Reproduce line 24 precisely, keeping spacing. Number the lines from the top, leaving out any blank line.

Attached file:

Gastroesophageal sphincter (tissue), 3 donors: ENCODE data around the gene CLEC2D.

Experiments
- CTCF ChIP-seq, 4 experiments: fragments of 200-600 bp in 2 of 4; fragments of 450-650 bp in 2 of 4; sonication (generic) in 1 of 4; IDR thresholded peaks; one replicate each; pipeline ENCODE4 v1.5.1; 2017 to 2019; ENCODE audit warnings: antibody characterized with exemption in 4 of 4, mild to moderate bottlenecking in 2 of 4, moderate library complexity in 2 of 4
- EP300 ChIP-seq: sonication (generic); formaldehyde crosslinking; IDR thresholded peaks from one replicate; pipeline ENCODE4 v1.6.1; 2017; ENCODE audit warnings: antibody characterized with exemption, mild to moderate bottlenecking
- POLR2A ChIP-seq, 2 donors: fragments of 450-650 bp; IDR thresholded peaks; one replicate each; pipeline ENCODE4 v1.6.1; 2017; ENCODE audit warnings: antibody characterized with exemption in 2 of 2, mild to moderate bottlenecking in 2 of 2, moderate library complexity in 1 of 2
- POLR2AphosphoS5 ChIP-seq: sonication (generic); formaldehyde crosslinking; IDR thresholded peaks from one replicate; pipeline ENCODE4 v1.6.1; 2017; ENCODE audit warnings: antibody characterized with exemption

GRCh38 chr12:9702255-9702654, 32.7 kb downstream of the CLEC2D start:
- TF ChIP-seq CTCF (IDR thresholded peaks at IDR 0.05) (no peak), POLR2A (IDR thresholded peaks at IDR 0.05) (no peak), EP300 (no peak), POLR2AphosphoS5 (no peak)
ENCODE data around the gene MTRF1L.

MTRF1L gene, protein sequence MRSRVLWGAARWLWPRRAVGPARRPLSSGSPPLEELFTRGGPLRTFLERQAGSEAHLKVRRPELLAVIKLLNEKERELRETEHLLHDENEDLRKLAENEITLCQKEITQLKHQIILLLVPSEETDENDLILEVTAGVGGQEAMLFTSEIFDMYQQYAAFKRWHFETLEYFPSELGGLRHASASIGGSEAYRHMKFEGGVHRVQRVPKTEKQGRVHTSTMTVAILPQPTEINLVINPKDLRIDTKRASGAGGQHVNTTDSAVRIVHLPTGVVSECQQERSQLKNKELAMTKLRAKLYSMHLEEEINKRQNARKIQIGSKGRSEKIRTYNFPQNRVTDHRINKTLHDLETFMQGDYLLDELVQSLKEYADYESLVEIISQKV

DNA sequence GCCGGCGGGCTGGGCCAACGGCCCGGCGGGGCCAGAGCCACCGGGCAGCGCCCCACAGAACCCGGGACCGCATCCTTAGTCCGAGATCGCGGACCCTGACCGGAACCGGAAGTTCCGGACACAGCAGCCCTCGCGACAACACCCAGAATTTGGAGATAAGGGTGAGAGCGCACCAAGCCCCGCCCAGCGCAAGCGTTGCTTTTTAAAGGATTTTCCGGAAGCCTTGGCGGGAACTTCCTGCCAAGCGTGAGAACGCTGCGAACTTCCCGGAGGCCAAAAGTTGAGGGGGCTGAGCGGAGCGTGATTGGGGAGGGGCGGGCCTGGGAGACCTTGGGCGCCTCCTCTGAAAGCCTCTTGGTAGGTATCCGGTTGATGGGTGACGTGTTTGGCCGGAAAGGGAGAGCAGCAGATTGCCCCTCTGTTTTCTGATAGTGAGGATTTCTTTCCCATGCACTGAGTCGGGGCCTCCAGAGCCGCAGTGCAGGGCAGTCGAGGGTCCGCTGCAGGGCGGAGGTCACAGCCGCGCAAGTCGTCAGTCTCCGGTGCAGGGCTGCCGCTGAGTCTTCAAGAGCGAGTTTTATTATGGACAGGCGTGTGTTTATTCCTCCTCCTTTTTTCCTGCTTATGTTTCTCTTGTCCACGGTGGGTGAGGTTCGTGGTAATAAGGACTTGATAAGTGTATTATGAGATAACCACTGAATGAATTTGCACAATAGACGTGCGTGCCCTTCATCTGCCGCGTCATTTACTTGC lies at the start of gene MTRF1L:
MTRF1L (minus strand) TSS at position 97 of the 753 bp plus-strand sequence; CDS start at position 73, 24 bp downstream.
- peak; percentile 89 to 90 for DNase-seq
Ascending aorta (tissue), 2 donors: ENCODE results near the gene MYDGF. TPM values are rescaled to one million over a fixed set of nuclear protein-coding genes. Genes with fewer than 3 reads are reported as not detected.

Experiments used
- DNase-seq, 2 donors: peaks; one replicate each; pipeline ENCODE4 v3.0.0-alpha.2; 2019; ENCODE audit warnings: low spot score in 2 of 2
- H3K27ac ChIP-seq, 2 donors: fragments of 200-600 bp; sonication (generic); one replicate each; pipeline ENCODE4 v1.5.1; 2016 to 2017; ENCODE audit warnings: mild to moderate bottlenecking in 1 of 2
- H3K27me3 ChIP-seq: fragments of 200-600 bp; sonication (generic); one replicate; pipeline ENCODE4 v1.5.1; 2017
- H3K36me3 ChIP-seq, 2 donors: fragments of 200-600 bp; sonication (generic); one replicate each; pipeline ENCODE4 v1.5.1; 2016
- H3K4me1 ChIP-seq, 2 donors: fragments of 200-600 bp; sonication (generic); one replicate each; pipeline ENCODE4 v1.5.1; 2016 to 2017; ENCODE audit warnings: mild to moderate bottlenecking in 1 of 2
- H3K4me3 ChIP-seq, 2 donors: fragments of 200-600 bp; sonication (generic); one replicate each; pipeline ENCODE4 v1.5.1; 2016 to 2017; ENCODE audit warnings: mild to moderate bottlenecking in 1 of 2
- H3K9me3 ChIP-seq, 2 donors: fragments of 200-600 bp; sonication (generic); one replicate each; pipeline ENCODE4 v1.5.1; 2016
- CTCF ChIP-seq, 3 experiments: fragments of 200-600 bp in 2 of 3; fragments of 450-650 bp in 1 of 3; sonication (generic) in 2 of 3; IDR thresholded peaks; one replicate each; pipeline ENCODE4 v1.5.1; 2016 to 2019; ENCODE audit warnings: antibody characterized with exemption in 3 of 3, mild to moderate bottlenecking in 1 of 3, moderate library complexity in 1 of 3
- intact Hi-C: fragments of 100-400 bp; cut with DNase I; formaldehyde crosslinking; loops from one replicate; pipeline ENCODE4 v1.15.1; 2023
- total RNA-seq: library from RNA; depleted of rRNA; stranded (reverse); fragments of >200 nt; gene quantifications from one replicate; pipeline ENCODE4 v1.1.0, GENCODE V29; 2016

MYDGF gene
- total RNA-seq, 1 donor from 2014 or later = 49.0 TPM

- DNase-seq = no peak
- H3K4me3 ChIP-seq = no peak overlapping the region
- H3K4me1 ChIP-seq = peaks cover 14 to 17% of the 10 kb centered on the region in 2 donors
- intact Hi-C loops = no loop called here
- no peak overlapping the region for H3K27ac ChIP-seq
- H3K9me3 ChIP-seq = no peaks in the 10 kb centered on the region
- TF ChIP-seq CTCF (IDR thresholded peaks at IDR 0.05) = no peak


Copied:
- intact Hi-C: fragments of 100-400 bp; cut with DNase I; formaldehyde crosslinking; loops from one replicate; pipeline ENCODE4 v1.15.1; 2023